The world of higher education fundraising has changed considerably over the past three decades. It’s noisy out there; your message and your asks are at risk of being lost or forgotten. Not to mention, alumni from your institutions are being marketed to and solicited by thousands of relevant, deserving causes. Plus, higher education institutions are increasingly reliant on small pools of major donors for anywhere from 75 to 95 percent of their annual fundraising totals (source: Forrester Consulting).
The loss of only a few donors could have a damaging impact on fundraising goals. What can you do about it? Well, universities and schools must prioritize building, growing and retaining relationships with their donor base; moreover, the opportunity to achieve record-breaking revenue awaits those who adopt new processes, technologies and data.
In a recently commissioned study conducted by Forrester Consulting on behalf of Blackbaud*, Forrester found that the University of North Texas (UNT) received a record-breaking 176 major gifts in 2017 — 56 percent over its ten-year average and 24 percent over the height of its 2012 major giving campaign.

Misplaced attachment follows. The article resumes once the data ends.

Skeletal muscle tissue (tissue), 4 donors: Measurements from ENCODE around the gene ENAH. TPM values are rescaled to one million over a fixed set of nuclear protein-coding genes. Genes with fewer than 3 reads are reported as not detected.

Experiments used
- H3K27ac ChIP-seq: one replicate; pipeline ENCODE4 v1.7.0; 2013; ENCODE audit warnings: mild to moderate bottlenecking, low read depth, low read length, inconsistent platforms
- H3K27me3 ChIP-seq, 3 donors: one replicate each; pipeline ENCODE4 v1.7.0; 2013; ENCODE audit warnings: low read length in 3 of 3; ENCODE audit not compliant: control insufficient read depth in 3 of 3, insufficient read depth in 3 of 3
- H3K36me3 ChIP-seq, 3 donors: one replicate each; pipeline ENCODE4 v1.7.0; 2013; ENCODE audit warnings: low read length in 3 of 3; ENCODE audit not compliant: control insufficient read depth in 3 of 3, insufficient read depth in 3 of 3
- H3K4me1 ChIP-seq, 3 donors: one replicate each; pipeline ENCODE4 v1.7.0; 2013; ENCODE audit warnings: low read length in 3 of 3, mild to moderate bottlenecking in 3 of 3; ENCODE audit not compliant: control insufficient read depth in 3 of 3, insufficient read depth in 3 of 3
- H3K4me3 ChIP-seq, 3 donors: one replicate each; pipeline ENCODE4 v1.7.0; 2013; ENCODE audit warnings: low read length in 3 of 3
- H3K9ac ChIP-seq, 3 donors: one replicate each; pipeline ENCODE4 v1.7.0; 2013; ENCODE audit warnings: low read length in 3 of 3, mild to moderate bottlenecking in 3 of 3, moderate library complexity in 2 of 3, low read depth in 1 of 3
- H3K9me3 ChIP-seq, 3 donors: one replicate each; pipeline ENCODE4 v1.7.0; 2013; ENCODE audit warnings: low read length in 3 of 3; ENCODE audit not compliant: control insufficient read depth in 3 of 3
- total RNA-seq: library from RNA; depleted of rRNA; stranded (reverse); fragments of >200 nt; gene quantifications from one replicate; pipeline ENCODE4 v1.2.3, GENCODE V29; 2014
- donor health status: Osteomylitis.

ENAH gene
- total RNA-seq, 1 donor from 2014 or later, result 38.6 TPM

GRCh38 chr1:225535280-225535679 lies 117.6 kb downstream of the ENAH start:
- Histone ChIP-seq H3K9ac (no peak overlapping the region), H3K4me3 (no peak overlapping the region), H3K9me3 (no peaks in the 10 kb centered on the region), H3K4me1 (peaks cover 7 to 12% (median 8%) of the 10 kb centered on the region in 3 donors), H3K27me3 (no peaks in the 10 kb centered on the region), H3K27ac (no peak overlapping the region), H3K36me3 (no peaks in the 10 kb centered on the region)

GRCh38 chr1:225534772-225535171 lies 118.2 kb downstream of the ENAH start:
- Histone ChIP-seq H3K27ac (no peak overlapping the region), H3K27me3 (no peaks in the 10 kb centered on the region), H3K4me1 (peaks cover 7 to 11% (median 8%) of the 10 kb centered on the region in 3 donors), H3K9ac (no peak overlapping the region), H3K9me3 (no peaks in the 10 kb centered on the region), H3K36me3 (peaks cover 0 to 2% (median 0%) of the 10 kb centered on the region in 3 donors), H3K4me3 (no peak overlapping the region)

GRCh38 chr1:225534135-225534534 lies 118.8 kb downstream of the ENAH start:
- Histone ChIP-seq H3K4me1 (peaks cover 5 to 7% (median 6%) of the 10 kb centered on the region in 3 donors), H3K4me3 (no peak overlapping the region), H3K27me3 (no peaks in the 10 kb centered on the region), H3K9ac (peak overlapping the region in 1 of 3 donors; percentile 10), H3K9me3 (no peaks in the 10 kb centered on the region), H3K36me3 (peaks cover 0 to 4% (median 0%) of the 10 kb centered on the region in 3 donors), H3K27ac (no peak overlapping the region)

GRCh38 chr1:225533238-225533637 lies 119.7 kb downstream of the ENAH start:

How did they do it? They embraced a cloud-based fundraising technology to increase total fundraising revenue, improve stewardship, capture team metrics, and improve gift officer productivity.
Here are four benefits associated with adopting new technology to meet your end goals:
1. Potentially Raise Your Revenue by Millions
After implementing the Blackbaud cloud solution, Raiser’s Edge NXT, UNT increased gift revenue of $2,165,383, primarily by fostering a 56 percent growth in major gifts. Raiser’s Edge NXT is a comprehensive, cloud-based solution built specifically for the needs and desires of the fundraising and advancement community.
By adopting a tool that was smart, scalable, and predictive, UNT successfully set a new fundraising record with over $30 million raised in 2017–with no increase in development staff—$3.7 million higher than the previous year and with 24 percent more major gifts than even at the height of the university’s last major campaign in 2012.